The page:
• describe the history of unmanned space flight
  • identify some of the purposes of unmanned space flight
  • describe some of the important unmanned missions that have been successful

In the years before and during World War II, the Germans developed the first rockets. Though often forgotten, the German V-2 rocket (designed by Hermann Oberth and Wernher Von Braun) was the first man-made object to reach Earth’s orbit. Ironically, these two gentlemen were greatly influenced by the American Robert H. Goddard, while Goddard’s work is often ridiculed in his native country.

Sputnik 1

The German V-2 rocket was developed as a ballistic missile weapon and used against some European cities in the last year of the war. The first official flight of a man-made object into orbit was during a test of the V-2 on October 3, 1942.

After the war, Von Braun came to the United States under a secret operation called ‘Operation Paperclip’ in which many German scientists were brought to the USA to continue their work under the supervision of the US military. Von Braun continued development of the V-2 rocket and later was instrumental in the development of the Saturn V rocket that flew Americans to the Moon. He eventually became the director of the Marshall Spaceflight Centre, and is generally regarded as the father of the American Space Program.

The V-2 was assembled at the launch site, as seen here in Germany, in stages, similar
to the more modern rockets. However it remained as a whole unit during flight and
eventual impact. It was able to carry a warhead of about 1000 pounds.

Did you know?

Rockets are still the only real way to reach outer space. Rockets became a serious possibility after the publishing of a 1919 paper called “A Method of Reaching Extreme Altitudes” by Robert H. Goddard. In this paper Goddard described how a de Laval nozzle could be used to propel rockets at the high speeds needed for reaching orbit. The nozzle is an hour-glass shape which compresses the gas as it passes through the small central part. This accelerates the gas to supersonic speeds and provides a large amount of power. NASA named their major research center the Goddard Space Flight Center after him.

Once rockets became more reliable, scientists set themselves to creating a vehicle to remain in outer space for some time. The Soviet-launched Sputnik 1 was the first man-made object to continually orbit the Earth. This was a tremendous moment for everyone on Earth as citizens all over the world could go out to see this little bright dot move across their skies during the night. It was a powerful symbol for the Soviet Union and also a significant motivator for the United States and the space race that followed.

Manned space flight certainly captured the spotlight for journalism shortly after Sputnik and ‘Laika’ on Sputnik 2 (see Module 7, tutorial 2) took orbit, but unmanned space flight continued. It is much simpler and cheaper to send machines into space and beyond Earth than it is get humans to the same level, so unmanned space flight has always been ahead in the adventure of exploration.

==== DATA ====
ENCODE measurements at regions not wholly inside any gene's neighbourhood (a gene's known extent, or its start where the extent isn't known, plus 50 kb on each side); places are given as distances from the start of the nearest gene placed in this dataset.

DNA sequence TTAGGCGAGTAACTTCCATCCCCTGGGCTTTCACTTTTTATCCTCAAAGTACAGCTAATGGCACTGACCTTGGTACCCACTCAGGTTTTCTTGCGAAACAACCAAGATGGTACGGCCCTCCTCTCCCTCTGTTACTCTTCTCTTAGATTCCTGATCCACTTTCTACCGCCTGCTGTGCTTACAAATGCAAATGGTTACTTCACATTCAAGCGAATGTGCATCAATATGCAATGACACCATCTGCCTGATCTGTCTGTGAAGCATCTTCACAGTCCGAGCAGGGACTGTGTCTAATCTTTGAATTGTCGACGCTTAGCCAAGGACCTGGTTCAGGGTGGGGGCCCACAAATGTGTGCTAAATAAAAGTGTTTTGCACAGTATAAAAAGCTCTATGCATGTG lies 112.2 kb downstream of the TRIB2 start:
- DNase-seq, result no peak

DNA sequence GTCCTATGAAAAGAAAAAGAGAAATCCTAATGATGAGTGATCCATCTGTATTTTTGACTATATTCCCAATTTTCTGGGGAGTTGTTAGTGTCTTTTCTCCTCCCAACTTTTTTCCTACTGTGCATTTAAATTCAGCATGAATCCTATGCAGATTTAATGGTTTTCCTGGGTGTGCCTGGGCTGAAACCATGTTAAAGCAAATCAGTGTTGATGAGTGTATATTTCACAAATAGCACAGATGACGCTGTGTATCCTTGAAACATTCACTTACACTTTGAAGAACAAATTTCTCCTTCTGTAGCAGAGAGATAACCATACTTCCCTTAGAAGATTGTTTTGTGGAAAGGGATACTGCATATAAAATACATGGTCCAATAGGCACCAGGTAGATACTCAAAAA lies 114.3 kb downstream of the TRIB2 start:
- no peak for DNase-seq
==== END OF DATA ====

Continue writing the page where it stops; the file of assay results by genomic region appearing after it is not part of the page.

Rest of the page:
The Soviets launched several successful Sputnik missions, but the Americans soon began having their own success with the Pioneer program. The early Pioneer probes had many failures, but Pioneer V successfully launched and studied space between Earth and Venus. More notable firsts include:

Mariner 2 (1962): completed the first flyby of a planet, Venus

Mariner 4 (1964): completed the first trip to Mars, returning the first close-up images of another planet.

Mariner 9 (1971): first artificial satellite of Mars.

Pioneer 10 (1972): first satellite to explore beyond the asteroid belt, first satellite to flyby Jupiter, and first satellite to leave the solar system

Mariner 10 (1973): first probe to encounter 2 planets, and the only satellite to obtain close-up photographs of Mercury.

Pioneer 11 (1973): first trip to Saturn

Voyager 1 (1977): furthest functioning satellite to date, longest running NASA mission

Voyager 2 (1977): first trip to Uranus and Neptune


Did you know?

Although Pioneer 10 was the first satellite to leave the solar system, it eventually lost contact with Earth. Its last contact with Earth was on January 23, 2003, and it was 12 terametres (12,000,000,000 km) away! Useful data had not been received for about year before that. The lack of signal is thought to be a combination of its distance from Earth and its weakening power source


Voyager is perhaps the most exciting unmanned space probe, as it is still moving through space and returning signals to Earth. It currently moves through a region called the heliosheath, where the Sun’s gravitational influence becomes weak enough that the rest of the galaxy’s gravitational influence matches it. It will hence soon be sending back the first direct information about the interstellar medium between stars beyond the limit of our solar system. It is currently about 15 terametres (15,000,000,000 km or about 100AU) from Earth and is traveling at about 17.2 km/s or 3.6 AU per year (recall that 1 AU is the average distance from the Earth to the Sun). It is estimated tht Voyager 1 will continue to function and transmit signals until sometime after the year 2020. At this point it will be about 160 AU from Earth – quite far, but unfortunately still not even close to reaching another star system.


Did you know?